Bell, California 323
30 hour Drivers Ed Online Approved by the California DMV
We offer Online Driver Education for all of Los Angeles County
Welcome to our CA DMV APPROVED Online Driver Education Course!
We offer DMV sample permit tests as well as the DMV video test so you can study and look over the questions as many times as you like, Just click on the links on the top right side of the page. When you are finished with our course we will send you your completion certificate.
This course is divided into 22 chapters, Once you finish each chapter you will have a short quiz to test your knowledge. You must get a mandatory 75% to move to the next chapter. You can complete the course as per your schedule. If you leave the site, your information and test scores will be saved, so you can log back in anytime and continue with the course.
Upon Completion, You’ll Receive an Email from the Website with the marks you received in each chapter and by Mail We will send you The Certificate of Completion of Drivers Ed
Please check out our website www.drivingschoollessonplans.com it has resources and supplies such as videos, books for the classroom and literally everything you need to you get up and running for your driving and or traffic school as well as our lesson plans (courses) for sale.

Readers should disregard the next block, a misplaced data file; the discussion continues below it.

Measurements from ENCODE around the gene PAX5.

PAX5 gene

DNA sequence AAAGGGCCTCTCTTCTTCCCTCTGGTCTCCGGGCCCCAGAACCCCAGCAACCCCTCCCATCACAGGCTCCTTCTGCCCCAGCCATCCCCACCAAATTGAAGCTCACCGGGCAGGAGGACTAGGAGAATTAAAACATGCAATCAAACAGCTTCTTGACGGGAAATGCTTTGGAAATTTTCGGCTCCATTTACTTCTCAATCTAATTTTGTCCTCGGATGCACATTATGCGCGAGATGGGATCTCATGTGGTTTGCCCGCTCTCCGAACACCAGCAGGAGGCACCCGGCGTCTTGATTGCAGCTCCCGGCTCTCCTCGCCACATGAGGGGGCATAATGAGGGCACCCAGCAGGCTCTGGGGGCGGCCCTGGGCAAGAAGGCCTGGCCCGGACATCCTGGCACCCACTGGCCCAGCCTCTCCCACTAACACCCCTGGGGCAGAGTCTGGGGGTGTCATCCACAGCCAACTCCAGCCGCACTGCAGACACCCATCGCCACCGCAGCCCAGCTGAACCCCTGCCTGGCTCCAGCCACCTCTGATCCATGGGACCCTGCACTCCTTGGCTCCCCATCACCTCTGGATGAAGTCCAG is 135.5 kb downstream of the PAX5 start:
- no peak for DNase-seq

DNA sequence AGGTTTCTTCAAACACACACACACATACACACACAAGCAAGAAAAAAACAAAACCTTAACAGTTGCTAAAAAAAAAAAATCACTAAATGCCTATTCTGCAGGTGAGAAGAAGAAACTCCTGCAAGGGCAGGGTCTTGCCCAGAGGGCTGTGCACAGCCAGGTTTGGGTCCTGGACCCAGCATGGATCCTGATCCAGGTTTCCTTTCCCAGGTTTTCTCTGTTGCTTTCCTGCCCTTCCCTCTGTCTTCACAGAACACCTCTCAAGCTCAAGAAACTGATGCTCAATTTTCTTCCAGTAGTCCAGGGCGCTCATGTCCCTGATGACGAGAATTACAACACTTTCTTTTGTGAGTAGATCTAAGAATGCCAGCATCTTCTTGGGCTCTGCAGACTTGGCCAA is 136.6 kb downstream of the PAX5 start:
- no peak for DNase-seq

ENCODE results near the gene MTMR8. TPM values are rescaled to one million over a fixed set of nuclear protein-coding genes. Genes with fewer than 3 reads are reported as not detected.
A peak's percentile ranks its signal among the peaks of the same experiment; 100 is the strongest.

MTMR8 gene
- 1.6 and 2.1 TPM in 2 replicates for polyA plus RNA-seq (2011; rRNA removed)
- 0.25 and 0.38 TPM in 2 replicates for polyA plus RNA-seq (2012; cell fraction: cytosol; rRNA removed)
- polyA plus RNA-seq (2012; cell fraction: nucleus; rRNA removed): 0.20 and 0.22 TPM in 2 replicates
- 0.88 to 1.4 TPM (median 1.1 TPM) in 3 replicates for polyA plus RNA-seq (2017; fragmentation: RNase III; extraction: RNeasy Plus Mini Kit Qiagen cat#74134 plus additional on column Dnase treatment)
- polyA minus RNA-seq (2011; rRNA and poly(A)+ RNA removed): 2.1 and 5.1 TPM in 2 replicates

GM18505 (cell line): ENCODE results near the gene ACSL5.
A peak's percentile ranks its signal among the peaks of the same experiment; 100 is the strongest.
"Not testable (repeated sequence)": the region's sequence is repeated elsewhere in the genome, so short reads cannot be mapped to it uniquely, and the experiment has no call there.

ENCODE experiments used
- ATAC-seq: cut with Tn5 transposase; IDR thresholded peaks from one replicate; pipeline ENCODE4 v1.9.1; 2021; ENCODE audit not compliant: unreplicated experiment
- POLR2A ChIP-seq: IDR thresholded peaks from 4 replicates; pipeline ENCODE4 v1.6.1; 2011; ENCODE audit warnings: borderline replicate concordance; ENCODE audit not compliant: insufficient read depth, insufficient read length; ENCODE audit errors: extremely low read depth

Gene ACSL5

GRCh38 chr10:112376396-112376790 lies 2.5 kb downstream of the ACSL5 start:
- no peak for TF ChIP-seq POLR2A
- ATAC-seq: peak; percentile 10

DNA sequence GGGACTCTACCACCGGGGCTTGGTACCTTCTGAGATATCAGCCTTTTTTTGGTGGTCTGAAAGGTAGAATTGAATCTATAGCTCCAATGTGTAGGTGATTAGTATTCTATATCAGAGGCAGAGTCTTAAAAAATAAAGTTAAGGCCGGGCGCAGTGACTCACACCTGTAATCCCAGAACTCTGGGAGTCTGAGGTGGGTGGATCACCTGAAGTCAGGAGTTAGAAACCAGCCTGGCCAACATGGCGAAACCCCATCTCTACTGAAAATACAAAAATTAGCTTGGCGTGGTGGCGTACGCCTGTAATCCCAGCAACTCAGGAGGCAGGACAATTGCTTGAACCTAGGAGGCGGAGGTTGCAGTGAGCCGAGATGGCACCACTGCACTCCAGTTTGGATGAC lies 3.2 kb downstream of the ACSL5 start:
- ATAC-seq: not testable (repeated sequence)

Bring in more revenue for your school by offering more courses to your students!
GIVE US A CALL TO GET STARTED (714) 719-6200
Bell is a city in Los Angeles County, California. Its population was 36,664 in the 2000 census. Bell is located on the west bank of the Los Angeles River and is a suburb of the city of Los Angeles. At 2.5 square miles (6.5 km2), Bell is number thirteen in the list of the 25 smallest cities in the United States that have a population of at least 25,000 (ranked from smallest to largest in area).In 2007, the U.S. Census Bureau ranked Bell’s land area at 1245 out of 1257 cities (defined as incorporated areas) and two unincorporated areas that had a population of at least 25,000 in year 2000. Ten cities in the list of 1267 cities had no land area data (e.g., Goleta, California).City residents voted to become a charter city in a special municipal election on November 29, 2005. Fewer than 400 voters turned out for that special election. More than half of those votes were dubiously obtained absentee votes.